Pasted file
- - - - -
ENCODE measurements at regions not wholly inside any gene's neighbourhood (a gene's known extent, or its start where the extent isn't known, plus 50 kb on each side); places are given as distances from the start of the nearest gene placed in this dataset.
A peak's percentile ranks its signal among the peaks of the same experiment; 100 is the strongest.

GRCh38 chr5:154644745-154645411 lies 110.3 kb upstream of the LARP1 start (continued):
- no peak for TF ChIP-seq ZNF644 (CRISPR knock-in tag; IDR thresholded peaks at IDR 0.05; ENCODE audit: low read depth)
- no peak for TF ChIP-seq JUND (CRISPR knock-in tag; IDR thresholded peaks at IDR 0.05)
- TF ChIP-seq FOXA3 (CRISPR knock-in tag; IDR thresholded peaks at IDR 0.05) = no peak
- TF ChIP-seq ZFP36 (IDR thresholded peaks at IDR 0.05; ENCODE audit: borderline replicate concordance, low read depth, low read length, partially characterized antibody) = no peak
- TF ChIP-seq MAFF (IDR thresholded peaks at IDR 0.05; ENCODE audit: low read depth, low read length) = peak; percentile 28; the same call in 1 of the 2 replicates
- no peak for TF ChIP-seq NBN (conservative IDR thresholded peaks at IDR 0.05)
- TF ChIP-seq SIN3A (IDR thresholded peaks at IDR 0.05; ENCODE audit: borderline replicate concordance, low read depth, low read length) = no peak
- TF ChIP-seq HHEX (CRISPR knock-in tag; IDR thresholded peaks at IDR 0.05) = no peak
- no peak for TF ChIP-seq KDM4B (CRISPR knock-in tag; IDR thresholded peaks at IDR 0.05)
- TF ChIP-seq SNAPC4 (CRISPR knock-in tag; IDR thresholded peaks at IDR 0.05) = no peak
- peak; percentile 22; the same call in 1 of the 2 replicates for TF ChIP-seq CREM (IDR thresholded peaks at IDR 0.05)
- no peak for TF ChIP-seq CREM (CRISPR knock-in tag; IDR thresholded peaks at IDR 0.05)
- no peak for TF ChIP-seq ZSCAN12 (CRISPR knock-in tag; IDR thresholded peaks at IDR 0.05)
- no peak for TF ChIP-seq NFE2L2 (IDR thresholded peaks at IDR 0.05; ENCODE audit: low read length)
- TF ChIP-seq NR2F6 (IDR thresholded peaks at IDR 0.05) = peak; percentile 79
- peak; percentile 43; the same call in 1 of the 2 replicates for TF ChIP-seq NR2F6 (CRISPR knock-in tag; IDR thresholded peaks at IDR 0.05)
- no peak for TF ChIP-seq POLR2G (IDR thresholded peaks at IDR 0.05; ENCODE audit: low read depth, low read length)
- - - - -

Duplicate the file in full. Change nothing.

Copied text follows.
ENCODE measurements at regions not wholly inside any gene's neighbourhood (a gene's known extent, or its start where the extent isn't known, plus 50 kb on each side); places are given as distances from the start of the nearest gene placed in this dataset.
A peak's percentile ranks its signal among the peaks of the same experiment; 100 is the strongest.

GRCh38 chr5:154644745-154645411 lies 110.3 kb upstream of the LARP1 start (continued):
- no peak for TF ChIP-seq ZNF644 (CRISPR knock-in tag; IDR thresholded peaks at IDR 0.05; ENCODE audit: low read depth)
- no peak for TF ChIP-seq JUND (CRISPR knock-in tag; IDR thresholded peaks at IDR 0.05)
- TF ChIP-seq FOXA3 (CRISPR knock-in tag; IDR thresholded peaks at IDR 0.05) = no peak
- TF ChIP-seq ZFP36 (IDR thresholded peaks at IDR 0.05; ENCODE audit: borderline replicate concordance, low read depth, low read length, partially characterized antibody) = no peak
- TF ChIP-seq MAFF (IDR thresholded peaks at IDR 0.05; ENCODE audit: low read depth, low read length) = peak; percentile 28; the same call in 1 of the 2 replicates
- no peak for TF ChIP-seq NBN (conservative IDR thresholded peaks at IDR 0.05)
- TF ChIP-seq SIN3A (IDR thresholded peaks at IDR 0.05; ENCODE audit: borderline replicate concordance, low read depth, low read length) = no peak
- TF ChIP-seq HHEX (CRISPR knock-in tag; IDR thresholded peaks at IDR 0.05) = no peak
- no peak for TF ChIP-seq KDM4B (CRISPR knock-in tag; IDR thresholded peaks at IDR 0.05)
- TF ChIP-seq SNAPC4 (CRISPR knock-in tag; IDR thresholded peaks at IDR 0.05) = no peak
- peak; percentile 22; the same call in 1 of the 2 replicates for TF ChIP-seq CREM (IDR thresholded peaks at IDR 0.05)
- no peak for TF ChIP-seq CREM (CRISPR knock-in tag; IDR thresholded peaks at IDR 0.05)
- no peak for TF ChIP-seq ZSCAN12 (CRISPR knock-in tag; IDR thresholded peaks at IDR 0.05)
- no peak for TF ChIP-seq NFE2L2 (IDR thresholded peaks at IDR 0.05; ENCODE audit: low read length)
- TF ChIP-seq NR2F6 (IDR thresholded peaks at IDR 0.05) = peak; percentile 79
- peak; percentile 43; the same call in 1 of the 2 replicates for TF ChIP-seq NR2F6 (CRISPR knock-in tag; IDR thresholded peaks at IDR 0.05)
- no peak for TF ChIP-seq POLR2G (IDR thresholded peaks at IDR 0.05; ENCODE audit: low read depth, low read length)